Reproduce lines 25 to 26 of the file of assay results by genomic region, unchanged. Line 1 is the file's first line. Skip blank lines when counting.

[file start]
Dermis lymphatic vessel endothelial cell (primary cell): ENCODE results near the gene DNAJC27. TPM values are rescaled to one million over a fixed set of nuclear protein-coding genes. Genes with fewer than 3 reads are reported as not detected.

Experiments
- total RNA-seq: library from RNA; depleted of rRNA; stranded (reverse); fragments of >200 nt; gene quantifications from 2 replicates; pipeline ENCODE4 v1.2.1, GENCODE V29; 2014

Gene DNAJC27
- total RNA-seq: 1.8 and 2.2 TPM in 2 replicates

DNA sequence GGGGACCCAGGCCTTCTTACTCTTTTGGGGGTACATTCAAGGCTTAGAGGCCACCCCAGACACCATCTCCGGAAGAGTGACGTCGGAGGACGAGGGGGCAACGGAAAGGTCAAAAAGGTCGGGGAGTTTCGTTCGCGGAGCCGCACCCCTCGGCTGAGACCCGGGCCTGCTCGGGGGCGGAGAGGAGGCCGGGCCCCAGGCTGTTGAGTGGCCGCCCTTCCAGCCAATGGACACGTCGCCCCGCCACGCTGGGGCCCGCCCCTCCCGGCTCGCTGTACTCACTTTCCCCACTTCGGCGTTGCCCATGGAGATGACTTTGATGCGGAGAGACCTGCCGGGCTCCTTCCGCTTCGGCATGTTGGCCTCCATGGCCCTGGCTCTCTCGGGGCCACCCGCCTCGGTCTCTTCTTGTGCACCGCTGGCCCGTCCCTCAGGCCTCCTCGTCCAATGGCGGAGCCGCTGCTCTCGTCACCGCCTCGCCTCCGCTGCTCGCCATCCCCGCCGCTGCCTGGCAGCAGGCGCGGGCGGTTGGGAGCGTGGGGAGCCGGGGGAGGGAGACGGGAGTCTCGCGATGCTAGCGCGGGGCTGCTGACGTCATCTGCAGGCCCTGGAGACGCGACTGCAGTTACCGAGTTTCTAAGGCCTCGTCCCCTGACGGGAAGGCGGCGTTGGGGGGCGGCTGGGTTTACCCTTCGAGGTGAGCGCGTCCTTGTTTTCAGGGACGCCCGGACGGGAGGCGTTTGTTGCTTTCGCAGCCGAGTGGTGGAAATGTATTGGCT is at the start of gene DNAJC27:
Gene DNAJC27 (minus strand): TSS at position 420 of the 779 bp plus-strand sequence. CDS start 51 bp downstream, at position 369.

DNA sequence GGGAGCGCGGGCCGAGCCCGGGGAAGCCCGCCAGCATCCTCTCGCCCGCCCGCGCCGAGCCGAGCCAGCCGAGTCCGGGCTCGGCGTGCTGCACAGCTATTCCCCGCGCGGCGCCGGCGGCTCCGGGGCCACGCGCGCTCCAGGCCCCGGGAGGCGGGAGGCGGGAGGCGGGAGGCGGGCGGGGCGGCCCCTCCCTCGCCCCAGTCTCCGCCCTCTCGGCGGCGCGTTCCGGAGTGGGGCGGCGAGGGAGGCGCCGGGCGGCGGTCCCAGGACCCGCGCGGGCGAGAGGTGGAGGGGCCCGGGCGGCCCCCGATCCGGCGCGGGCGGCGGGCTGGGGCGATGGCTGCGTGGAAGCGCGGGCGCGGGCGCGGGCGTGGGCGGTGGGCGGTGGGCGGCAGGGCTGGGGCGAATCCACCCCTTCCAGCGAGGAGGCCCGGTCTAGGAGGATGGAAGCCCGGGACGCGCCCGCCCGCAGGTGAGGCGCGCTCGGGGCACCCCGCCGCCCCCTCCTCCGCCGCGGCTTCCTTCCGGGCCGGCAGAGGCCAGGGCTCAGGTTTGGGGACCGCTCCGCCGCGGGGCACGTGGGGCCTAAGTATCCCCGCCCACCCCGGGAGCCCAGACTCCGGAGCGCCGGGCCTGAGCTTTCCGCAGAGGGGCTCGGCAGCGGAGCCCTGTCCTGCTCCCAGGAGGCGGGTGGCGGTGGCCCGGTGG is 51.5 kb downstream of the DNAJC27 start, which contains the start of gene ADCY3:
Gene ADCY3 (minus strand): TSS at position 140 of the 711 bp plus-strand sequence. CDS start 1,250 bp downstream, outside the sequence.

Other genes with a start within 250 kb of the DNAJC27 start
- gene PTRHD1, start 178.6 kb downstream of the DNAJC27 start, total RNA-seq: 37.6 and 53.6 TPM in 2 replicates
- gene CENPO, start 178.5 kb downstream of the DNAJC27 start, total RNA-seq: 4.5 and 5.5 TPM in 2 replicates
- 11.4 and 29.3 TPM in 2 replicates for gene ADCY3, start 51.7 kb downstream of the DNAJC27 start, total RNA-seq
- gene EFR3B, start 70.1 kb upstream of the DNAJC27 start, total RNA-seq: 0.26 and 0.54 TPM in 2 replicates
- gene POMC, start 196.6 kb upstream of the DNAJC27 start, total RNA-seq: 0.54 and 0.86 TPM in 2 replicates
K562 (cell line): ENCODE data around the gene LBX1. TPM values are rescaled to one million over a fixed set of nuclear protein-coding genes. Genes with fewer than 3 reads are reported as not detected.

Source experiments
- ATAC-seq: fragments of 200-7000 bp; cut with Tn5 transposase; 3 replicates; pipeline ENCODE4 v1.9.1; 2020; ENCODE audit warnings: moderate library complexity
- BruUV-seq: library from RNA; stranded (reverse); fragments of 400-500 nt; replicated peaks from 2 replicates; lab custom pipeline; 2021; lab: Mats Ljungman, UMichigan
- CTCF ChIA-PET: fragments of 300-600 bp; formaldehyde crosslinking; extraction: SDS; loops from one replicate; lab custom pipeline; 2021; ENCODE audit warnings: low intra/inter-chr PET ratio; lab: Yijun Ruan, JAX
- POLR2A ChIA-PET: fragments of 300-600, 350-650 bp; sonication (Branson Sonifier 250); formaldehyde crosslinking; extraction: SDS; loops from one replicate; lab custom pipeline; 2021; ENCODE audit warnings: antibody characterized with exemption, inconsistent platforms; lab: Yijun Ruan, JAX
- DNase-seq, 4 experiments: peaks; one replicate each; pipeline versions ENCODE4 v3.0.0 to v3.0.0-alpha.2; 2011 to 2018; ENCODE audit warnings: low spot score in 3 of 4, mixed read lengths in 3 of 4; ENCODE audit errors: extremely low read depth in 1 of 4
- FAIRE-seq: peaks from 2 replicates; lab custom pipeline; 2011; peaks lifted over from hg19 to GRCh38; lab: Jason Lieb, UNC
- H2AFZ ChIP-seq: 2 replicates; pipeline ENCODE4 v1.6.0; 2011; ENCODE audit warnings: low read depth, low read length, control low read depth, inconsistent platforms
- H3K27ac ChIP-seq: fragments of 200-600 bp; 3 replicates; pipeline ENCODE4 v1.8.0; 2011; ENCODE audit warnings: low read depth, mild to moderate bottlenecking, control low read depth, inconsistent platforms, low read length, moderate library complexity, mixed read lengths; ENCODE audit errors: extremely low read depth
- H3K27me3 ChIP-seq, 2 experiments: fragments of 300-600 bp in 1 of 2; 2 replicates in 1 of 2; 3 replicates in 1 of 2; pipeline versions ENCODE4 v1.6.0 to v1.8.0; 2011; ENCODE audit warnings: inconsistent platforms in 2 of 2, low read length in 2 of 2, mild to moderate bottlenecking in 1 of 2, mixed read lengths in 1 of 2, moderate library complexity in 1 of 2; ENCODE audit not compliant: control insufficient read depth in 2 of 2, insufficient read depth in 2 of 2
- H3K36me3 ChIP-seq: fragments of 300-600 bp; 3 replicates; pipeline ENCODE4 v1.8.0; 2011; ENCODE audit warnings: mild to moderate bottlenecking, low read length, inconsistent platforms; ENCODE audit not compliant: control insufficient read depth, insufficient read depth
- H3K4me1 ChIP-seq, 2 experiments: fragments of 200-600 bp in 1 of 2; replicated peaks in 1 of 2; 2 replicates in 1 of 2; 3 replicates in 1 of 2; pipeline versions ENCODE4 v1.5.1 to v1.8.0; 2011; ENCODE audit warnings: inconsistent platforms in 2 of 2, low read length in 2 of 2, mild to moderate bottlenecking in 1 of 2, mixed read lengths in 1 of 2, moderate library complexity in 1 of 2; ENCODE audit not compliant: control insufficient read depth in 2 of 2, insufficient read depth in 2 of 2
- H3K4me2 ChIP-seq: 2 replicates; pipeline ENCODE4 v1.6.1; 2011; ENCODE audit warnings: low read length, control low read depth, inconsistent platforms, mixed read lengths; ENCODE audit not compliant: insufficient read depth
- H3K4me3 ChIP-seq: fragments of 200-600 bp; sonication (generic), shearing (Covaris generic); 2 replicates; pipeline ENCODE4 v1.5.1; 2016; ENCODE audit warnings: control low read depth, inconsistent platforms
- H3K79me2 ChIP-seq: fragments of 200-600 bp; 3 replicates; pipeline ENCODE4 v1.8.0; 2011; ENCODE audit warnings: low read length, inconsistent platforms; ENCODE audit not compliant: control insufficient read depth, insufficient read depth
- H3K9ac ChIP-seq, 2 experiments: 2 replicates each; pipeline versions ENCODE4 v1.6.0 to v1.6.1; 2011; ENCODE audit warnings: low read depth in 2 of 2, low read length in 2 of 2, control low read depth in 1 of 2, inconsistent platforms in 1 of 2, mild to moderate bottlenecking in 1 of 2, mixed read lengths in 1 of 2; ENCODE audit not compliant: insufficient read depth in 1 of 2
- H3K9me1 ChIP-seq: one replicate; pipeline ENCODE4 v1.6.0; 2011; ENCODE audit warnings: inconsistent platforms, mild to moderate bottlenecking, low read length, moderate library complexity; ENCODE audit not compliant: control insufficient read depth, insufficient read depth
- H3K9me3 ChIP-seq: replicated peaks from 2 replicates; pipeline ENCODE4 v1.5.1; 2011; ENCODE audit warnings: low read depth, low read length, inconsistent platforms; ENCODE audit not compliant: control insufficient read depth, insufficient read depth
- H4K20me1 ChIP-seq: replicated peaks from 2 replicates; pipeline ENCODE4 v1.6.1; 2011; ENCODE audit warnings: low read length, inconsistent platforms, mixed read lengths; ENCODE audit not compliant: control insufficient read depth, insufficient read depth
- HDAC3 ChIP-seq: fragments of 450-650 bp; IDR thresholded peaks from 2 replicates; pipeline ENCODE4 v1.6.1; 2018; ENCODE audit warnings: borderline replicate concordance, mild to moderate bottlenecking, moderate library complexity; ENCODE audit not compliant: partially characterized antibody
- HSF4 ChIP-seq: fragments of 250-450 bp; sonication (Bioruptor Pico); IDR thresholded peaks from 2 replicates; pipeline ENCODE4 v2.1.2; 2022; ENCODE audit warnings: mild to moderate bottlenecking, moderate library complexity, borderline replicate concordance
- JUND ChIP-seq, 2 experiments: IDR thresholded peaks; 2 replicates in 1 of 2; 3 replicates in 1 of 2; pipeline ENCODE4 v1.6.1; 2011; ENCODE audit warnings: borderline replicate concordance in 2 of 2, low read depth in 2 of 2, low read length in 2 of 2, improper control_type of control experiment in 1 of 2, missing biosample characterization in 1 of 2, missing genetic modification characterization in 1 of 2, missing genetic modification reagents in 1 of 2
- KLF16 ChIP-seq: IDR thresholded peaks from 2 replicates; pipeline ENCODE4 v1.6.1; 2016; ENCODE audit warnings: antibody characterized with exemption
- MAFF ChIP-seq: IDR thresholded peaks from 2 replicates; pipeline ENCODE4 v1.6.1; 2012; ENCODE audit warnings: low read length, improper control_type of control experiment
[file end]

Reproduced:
- H3K27ac ChIP-seq: fragments of 200-600 bp; 3 replicates; pipeline ENCODE4 v1.8.0; 2011; ENCODE audit warnings: low read depth, mild to moderate bottlenecking, control low read depth, inconsistent platforms, low read length, moderate library complexity, mixed read lengths; ENCODE audit errors: extremely low read depth
- H3K27me3 ChIP-seq, 2 experiments: fragments of 300-600 bp in 1 of 2; 2 replicates in 1 of 2; 3 replicates in 1 of 2; pipeline versions ENCODE4 v1.6.0 to v1.8.0; 2011; ENCODE audit warnings: inconsistent platforms in 2 of 2, low read length in 2 of 2, mild to moderate bottlenecking in 1 of 2, mixed read lengths in 1 of 2, moderate library complexity in 1 of 2; ENCODE audit not compliant: control insufficient read depth in 2 of 2, insufficient read depth in 2 of 2